4 Red Flags About Trade in Trump’s National Security Strategy


4 Red Flags About Trade in Trump’s National Security Strategy

Dec 19th, 2017 3 min read
Walter Lohman

Director, Asian Studies Center

As Director of The Heritage Foundation’s Asian Studies Center, Walter Lohman oversees the think tank’s oldest research center.
Chinese President Xi Jinping and his wife Peng Liyuan with President Donald Trump and first lady Melania Trump. CHINE NOUVELLE/SIPA/Newscom

President Donald Trump’s new national security strategy is a significant and positive break with the recent past on many political and security issues. It is also relatively and appropriately conventional on some other matters—like the importance of alliances and American engagement in the world.

But the area of international trade, the strategy, which presidents are required by law to submit to Congress, raises some red flags.

Red flag 1: The use of the term “fair trade.” This is a time-honored Washington catch phrase. Sometimes it means exactly what it says. Virtually all Americans would agree that trade—as most other things in life—should be “fair.”

Most often, however, the term masks protectionism and industrial policy. Proponents of “fair” trade have used the term to justify keeping competitive products and investment out of the U.S. market, not for the benefit of American consumers and workers, but to pad the accounts of well-connected industries and their labor unions.

Red flag 2: Emphasis on bilateral trade deficits. Trade deficits are not the only way to measure economic relationships. In fact, at the end of the day, the broader account of our economic relationships balance out as foreigners invest in the United States. Sure, some of that goes into U.S. government debt, which is far too large. But that is a different problem, and one entirely under our own control. Otherwise, foreign investment in the U.S. is a good thing.

Besides, whenever deficits and imbalances are mentioned in the national security strategy, it is in the context of the deficit in goodsThis does not account to the fact that the U.S. maintains a large surplus in services.

To the credit of the administration, the strategy does prioritize the negotiation of new bilateral trade agreements. This is critically important in the wake of the U.S. withdrawal from the Trans-Pacific Partnership and renegotiation of the North American Free Trade Agreement and the U.S.-Korea Free Trade Agreement. But assuming by “bilateral agreements” the administration means “free trade agreements,” it will have to take a broader view of their value if it is to find any takers.

Red flag 3: The emphasis on revitalizing the U.S. manufacturing base, strengthening the defense industrial base, defending the “national security innovation base,” and prioritizing the development of particular technologies. Like the reference to “fair” trade, these terms may hide an intention to pick winners and losers among participants in the American economy.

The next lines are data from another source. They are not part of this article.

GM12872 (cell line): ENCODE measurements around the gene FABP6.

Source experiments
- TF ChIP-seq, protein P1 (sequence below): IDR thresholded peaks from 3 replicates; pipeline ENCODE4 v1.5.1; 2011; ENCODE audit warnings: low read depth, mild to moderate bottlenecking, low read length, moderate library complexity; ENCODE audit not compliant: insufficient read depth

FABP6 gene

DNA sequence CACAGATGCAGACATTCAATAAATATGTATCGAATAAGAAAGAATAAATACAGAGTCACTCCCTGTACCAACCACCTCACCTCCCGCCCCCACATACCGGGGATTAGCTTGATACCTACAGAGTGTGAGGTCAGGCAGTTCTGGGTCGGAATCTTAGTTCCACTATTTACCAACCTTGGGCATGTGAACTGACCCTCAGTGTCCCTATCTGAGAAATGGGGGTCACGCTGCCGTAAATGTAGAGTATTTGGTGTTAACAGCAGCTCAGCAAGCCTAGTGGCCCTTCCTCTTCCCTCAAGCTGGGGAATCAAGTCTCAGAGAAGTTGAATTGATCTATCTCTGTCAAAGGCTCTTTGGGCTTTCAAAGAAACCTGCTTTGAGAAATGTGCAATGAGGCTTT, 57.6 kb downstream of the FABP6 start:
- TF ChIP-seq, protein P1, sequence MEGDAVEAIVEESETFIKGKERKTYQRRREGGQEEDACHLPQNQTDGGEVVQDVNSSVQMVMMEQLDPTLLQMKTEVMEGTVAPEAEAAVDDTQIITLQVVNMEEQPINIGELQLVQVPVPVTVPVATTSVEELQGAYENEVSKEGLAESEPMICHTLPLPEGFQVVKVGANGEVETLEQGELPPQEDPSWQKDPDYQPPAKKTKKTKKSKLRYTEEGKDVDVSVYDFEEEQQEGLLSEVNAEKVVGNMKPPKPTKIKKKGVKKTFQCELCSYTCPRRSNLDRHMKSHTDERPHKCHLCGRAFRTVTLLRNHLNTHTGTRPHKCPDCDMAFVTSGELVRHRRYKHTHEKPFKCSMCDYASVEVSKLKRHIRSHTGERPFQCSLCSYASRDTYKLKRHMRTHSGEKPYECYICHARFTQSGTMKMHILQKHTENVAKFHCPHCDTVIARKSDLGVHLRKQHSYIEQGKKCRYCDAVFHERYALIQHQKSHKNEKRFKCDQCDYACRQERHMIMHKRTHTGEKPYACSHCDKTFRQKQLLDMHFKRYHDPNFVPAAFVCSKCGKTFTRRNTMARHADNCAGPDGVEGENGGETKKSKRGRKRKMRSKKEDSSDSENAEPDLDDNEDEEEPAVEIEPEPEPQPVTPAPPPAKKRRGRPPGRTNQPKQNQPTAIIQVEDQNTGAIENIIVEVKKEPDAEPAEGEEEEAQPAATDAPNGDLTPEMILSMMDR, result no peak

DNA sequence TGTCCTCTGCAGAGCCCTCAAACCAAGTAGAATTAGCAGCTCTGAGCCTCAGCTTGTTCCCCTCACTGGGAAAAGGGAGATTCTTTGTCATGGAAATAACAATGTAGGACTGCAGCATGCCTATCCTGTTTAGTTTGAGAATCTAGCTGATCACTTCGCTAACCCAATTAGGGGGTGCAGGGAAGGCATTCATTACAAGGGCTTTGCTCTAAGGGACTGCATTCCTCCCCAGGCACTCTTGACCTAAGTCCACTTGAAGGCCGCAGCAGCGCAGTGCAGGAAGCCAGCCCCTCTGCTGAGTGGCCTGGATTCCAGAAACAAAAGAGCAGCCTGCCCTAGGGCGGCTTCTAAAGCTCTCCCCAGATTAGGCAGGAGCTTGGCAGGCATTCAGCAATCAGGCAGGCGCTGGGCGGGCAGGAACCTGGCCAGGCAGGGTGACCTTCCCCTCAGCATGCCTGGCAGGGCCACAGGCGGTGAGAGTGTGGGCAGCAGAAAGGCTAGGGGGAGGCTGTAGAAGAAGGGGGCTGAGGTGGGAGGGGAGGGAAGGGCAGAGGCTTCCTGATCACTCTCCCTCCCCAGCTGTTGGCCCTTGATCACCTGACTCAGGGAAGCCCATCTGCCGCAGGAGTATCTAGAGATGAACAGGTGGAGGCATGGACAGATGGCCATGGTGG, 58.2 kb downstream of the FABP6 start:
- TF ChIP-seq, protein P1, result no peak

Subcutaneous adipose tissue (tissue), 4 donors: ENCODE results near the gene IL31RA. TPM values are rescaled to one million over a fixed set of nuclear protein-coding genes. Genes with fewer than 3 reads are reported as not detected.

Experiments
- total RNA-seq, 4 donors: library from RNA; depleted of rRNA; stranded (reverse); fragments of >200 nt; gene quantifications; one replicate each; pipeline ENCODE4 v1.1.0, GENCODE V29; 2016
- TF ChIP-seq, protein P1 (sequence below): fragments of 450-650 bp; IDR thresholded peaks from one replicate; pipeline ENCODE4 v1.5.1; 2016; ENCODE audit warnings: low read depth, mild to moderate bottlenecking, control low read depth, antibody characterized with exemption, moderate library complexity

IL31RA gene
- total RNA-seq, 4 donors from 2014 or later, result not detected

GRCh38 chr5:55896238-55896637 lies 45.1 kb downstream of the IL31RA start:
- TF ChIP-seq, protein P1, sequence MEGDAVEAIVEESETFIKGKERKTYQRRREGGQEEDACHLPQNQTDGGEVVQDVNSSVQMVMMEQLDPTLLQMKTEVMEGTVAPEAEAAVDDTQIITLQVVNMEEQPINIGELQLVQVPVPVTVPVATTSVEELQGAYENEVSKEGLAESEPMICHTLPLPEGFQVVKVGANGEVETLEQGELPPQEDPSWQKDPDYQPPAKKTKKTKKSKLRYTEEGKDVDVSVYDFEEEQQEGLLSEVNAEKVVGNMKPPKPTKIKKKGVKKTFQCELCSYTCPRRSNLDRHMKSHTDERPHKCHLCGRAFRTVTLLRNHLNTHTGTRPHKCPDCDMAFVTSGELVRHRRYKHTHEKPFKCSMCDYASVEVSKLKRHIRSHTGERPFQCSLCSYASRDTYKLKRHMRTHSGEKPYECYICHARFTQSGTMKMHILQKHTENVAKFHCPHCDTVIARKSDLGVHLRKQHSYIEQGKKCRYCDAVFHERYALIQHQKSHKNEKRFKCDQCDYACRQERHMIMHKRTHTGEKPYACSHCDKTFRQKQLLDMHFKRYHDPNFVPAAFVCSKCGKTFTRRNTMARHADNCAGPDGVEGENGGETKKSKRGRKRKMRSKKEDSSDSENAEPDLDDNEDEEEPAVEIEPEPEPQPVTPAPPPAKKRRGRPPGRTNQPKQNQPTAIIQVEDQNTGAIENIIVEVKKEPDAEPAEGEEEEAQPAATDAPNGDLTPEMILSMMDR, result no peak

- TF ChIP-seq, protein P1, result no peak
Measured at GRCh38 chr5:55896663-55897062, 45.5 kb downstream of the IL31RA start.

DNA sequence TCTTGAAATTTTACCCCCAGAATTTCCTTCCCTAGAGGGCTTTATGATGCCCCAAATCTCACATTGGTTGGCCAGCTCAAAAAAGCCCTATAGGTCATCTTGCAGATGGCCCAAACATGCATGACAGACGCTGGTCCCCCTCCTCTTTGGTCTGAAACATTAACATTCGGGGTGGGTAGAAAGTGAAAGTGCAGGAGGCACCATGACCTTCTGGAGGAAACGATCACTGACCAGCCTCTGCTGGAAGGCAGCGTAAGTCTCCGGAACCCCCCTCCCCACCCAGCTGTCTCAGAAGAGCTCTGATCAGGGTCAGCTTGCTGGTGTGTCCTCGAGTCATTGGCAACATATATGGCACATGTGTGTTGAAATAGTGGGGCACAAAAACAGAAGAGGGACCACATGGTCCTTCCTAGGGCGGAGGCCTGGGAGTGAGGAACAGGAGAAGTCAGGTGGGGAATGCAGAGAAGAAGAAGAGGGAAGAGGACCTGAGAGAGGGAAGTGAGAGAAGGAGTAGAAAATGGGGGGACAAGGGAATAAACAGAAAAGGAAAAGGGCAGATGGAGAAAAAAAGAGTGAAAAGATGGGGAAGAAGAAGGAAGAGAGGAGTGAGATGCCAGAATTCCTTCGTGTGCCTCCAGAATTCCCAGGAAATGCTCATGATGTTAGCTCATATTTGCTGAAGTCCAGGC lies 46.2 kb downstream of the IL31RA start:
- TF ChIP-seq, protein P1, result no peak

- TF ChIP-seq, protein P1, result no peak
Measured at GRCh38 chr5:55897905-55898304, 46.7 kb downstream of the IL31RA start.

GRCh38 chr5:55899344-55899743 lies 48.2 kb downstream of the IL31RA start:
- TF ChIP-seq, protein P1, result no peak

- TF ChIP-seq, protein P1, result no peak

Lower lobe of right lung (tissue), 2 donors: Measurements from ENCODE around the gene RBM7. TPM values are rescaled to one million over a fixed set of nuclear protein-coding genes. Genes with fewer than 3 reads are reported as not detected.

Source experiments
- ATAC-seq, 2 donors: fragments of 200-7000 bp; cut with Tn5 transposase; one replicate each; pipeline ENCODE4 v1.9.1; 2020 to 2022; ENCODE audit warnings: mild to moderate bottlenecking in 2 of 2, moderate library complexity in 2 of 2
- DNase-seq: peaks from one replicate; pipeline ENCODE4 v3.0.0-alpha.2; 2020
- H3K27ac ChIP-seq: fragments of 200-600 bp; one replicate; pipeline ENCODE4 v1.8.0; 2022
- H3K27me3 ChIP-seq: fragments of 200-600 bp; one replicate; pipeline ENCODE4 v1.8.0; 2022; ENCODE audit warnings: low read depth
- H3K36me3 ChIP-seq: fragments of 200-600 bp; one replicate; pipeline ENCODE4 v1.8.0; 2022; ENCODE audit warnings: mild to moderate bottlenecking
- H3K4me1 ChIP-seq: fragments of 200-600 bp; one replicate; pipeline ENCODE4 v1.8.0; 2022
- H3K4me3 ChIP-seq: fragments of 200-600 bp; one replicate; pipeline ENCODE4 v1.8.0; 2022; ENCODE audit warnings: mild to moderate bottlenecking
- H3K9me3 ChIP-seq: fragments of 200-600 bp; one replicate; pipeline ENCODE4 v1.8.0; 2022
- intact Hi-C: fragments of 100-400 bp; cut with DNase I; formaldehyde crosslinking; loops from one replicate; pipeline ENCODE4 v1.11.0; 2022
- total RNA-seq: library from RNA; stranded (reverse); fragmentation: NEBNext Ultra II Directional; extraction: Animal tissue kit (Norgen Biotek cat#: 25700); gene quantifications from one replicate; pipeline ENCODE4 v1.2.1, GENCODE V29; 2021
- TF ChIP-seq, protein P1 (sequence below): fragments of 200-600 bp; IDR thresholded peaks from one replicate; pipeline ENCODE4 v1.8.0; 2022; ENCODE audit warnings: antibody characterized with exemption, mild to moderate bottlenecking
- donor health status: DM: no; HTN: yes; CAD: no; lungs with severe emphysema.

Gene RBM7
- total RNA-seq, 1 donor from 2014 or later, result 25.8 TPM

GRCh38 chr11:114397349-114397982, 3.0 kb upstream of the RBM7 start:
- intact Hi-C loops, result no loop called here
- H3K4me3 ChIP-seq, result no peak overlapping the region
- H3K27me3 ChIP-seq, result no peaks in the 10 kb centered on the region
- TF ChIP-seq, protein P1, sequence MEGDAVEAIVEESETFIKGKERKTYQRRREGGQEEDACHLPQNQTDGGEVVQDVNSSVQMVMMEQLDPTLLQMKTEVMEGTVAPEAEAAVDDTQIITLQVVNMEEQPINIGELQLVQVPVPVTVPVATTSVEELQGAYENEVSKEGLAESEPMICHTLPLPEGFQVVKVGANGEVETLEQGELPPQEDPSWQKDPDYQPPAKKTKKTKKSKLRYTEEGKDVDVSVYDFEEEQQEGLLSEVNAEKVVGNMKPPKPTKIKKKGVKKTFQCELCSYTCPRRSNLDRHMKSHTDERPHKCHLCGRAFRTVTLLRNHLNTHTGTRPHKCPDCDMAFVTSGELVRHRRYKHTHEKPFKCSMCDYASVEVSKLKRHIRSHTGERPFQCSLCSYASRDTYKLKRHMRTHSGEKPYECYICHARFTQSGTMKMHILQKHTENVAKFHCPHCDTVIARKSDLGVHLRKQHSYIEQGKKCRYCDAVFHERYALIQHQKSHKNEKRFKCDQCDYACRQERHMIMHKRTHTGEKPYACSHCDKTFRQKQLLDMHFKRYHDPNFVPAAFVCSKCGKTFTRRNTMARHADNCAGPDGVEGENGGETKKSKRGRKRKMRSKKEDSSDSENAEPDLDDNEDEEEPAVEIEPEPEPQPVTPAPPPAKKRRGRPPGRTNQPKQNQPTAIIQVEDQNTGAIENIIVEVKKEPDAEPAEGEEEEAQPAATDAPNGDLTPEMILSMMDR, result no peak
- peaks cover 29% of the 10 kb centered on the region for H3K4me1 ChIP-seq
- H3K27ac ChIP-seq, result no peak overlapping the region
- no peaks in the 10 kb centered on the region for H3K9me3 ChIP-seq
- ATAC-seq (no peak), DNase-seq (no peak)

The administration seems to have a real weakness for the American steel industry, for example. Is the strategy really saying that industries like steel and aluminum need to be protected whatever the cost to supply chains and consumers, and regardless of the real impact of foreign supplies on U.S. national security? Will this logic apply in other areas like semiconductors, vehicles, shipbuilding, and aircraft that the administration has identified as “core industries”? What other technologies and innovations will be prioritized and to whose benefit?

Export of goods is an important part of the American economy, but so are services, imports, and foreign investment. It is not the role of government to choose the balance among these, but the market’s role.

Red flag 4: The integration of economics and China policy. The strategy rightly draws a bright new line on China. Indeed, the U.S. must face up to the challenge that China presents American interests abroad, over freedom of the seas, on Taiwan, and on trade (including its theft of intellectual property rights and protection of its own economic stakeholders).

We also must take a new look at the way China’s state-owned companies interact with free markets. Given the vast advantages of state support, does it make sense that Chinese companies are treated on the same basis as companies that do not have such support? We need to think this through.

But let’s not throw the baby out with the bathwater. China is America’s largest trading partner. And it is not a one-way street. U.S. goods exports to China have doubled over the last 10 years, growing more than twice as fast as to the rest of the world. Services exports to China have quadrupled over this period.

It is no secret that trade issues are hotly contested in this administration. And the strategy gives no indication that the debate has been settled. The references to trade could simply indicate a very robust enforcement regime—coupled with an effort to reach bilateral free trade agreements. Or they could presage an unprecedented economic nationalism that would do serious damage to the American economy.

Time will tell. In the meantime, the national security strategy helps point to where the battle must be joined.

This piece originally appeared in The Daily Signal